Download PDFPDF

Association between obesity and asthma in 4–11 year old children in the UK
Compose Response

Plain text

  • No HTML tags allowed.
  • Web page addresses and e-mail addresses turn into links automatically.
  • Lines and paragraphs break automatically.
Author Information
First or given name, e.g. 'Peter'.
Your last, or family, name, e.g. 'MacMoody'.
Your email address, e.g.
Your role and/or occupation, e.g. 'Orthopedic Surgeon'.
Your organization or institution (if applicable), e.g. 'Royal Free Hospital'.
Statement of Competing Interests


  • A rapid response is a moderated but not peer reviewed online response to a published article in a BMJ journal; it will not receive a DOI and will not be indexed unless it is also republished as a Letter, Correspondence or as other content. Find out more about rapid responses.
  • We intend to post all responses which are approved by the Editor, within 14 days (BMJ Journals) or 24 hours (The BMJ), however timeframes cannot be guaranteed. Responses must comply with our requirements and should contribute substantially to the topic, but it is at our absolute discretion whether we publish a response, and we reserve the right to edit or remove responses before and after publication and also republish some or all in other BMJ publications, including third party local editions in other countries and languages
  • Our requirements are stated in our rapid response terms and conditions and must be read. These include ensuring that: i) you do not include any illustrative content including tables and graphs, ii) you do not include any information that includes specifics about any patients,iii) you do not include any original data, unless it has already been published in a peer reviewed journal and you have included a reference, iv) your response is lawful, not defamatory, original and accurate, v) you declare any competing interests, vi) you understand that your name and other personal details set out in our rapid response terms and conditions will be published with any responses we publish and vii) you understand that once a response is published, we may continue to publish your response and/or edit or remove it in the future.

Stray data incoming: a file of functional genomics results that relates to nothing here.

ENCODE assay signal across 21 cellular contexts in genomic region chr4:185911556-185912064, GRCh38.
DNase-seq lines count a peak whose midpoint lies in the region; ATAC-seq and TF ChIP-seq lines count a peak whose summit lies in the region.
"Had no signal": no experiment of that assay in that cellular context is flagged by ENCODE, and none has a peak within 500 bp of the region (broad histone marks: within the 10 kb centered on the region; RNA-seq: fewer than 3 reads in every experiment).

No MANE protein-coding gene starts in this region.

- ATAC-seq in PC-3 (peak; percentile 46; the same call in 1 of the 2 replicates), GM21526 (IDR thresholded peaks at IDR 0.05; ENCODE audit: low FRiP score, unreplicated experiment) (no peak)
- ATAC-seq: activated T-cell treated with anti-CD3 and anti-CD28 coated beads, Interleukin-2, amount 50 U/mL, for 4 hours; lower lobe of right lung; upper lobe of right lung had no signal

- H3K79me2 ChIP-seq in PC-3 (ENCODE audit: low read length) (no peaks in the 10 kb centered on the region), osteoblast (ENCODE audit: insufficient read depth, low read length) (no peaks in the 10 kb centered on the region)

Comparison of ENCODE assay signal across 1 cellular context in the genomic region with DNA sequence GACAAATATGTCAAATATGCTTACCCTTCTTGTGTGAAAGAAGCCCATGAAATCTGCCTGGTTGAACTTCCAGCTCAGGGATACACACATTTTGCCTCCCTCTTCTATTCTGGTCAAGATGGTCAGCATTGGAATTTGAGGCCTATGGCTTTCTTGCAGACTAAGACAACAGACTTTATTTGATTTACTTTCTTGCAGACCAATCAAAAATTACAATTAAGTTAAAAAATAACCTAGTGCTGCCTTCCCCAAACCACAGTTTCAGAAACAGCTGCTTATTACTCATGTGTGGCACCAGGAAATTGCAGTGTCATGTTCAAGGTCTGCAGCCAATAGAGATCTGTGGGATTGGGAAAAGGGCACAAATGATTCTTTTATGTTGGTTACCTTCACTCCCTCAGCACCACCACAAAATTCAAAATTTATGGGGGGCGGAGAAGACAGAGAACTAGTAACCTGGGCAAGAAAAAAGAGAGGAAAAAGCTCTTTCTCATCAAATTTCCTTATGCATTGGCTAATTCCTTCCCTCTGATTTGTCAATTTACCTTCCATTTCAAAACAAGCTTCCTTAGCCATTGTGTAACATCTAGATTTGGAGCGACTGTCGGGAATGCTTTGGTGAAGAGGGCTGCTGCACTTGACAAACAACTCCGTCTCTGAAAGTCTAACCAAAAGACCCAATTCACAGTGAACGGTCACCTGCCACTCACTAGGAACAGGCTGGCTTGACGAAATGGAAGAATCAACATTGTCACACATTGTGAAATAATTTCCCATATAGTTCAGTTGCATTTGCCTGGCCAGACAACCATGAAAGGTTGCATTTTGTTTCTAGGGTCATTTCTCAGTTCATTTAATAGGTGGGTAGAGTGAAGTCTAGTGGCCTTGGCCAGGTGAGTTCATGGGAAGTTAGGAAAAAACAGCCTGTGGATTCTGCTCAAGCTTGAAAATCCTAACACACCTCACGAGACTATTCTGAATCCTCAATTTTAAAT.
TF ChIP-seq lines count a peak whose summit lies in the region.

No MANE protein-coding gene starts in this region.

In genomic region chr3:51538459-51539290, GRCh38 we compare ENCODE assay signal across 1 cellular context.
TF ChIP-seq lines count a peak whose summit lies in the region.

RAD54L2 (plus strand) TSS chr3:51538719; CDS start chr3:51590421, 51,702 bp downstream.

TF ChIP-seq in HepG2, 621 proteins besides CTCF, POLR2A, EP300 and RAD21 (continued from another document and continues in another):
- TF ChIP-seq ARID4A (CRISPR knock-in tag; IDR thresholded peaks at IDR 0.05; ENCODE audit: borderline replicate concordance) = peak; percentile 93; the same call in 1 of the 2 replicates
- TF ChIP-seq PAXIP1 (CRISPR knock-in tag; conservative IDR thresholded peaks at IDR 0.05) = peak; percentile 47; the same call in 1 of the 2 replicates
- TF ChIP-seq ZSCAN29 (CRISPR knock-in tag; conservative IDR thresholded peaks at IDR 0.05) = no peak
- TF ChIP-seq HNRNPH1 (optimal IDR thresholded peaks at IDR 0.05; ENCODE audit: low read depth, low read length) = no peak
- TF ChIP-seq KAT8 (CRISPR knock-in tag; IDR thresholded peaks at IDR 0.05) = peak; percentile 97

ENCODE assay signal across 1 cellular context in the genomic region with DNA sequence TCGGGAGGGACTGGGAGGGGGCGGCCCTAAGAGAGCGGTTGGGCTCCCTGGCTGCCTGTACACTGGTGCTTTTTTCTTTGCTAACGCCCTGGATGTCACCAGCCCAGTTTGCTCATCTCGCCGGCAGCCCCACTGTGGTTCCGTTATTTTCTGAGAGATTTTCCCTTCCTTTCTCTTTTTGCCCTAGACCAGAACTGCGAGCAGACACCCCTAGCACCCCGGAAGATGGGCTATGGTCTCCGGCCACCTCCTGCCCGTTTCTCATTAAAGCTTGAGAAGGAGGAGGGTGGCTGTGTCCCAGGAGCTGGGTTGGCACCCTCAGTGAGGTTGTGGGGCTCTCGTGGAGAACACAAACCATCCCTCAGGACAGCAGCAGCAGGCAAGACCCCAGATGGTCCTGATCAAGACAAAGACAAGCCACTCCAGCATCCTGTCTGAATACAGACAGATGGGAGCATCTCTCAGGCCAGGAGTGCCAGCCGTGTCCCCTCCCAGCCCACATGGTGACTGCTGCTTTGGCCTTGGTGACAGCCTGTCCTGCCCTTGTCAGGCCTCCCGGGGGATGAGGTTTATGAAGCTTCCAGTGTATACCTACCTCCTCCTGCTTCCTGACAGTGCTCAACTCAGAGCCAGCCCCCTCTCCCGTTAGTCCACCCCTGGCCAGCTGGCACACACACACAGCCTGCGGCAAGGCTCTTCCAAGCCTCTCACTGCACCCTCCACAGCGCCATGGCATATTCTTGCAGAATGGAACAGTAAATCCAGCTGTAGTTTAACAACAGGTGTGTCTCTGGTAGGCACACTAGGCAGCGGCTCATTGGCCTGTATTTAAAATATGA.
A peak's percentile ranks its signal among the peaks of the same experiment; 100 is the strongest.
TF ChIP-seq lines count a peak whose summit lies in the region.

• By submitting this rapid response you are agreeing to our terms and conditions for rapid responses and understand that your personal data will be processed in accordance with those terms and our privacy notice.
This question is for testing whether or not you are a human visitor and to prevent automated spam submissions.

Vertical Tabs

Other responses

  • Published on:
    Obesity is associated with respiratory problems, not necessarily asthma - Author's response
    • Other Contributors:
      • Jose Figueroa
    Dear Editor,

    We fully appreciate Dr Furness's comments on the limitations of the definition of asthma based on parents' reports of symptoms and we have contributed on the subject.[1] Epidemiological studies of asthma have to rely on reported symptoms,[2][3] but a better understanding of what parents call wheeze would be of great importance, especially in a multicultural society. The validity of reported asthma symptoms...

    Show More
    Conflict of Interest:
    None declared.
  • Published on:
    Obesity is associated with respiratory problems, not necessarily asthma
    • , Paediatric Specialist Registrar
    • Other Contributors:
      • John Furness
    Dear Editor,

    I was interested to see the work of Figueroa-Munoz and colleagues showing an association between obesity and wheeze.[1] I would like to caution against their conclusion. In their study asthma is defined according to "asthma attack" and parental reports of wheeze. Several studies have shown parental reporting of wheeze to be unreliable.[2][3][4]

    Please can the authors clarify who defined, "asthma att...

    Show More
    Conflict of Interest:
    None declared.